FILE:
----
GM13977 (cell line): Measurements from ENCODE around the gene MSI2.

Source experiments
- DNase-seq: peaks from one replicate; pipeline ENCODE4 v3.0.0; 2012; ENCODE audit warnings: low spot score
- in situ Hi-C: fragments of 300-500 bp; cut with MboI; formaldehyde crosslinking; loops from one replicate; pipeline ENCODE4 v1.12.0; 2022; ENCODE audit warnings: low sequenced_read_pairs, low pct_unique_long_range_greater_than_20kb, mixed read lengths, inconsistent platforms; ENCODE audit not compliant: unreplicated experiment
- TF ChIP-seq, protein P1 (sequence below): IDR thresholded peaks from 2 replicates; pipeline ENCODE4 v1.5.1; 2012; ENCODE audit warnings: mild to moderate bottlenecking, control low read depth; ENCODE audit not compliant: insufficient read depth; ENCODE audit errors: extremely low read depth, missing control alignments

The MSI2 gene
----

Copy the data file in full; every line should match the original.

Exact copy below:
GM13977 (cell line): Measurements from ENCODE around the gene MSI2.

Source experiments
- DNase-seq: peaks from one replicate; pipeline ENCODE4 v3.0.0; 2012; ENCODE audit warnings: low spot score
- in situ Hi-C: fragments of 300-500 bp; cut with MboI; formaldehyde crosslinking; loops from one replicate; pipeline ENCODE4 v1.12.0; 2022; ENCODE audit warnings: low sequenced_read_pairs, low pct_unique_long_range_greater_than_20kb, mixed read lengths, inconsistent platforms; ENCODE audit not compliant: unreplicated experiment
- TF ChIP-seq, protein P1 (sequence below): IDR thresholded peaks from 2 replicates; pipeline ENCODE4 v1.5.1; 2012; ENCODE audit warnings: mild to moderate bottlenecking, control low read depth; ENCODE audit not compliant: insufficient read depth; ENCODE audit errors: extremely low read depth, missing control alignments

The MSI2 gene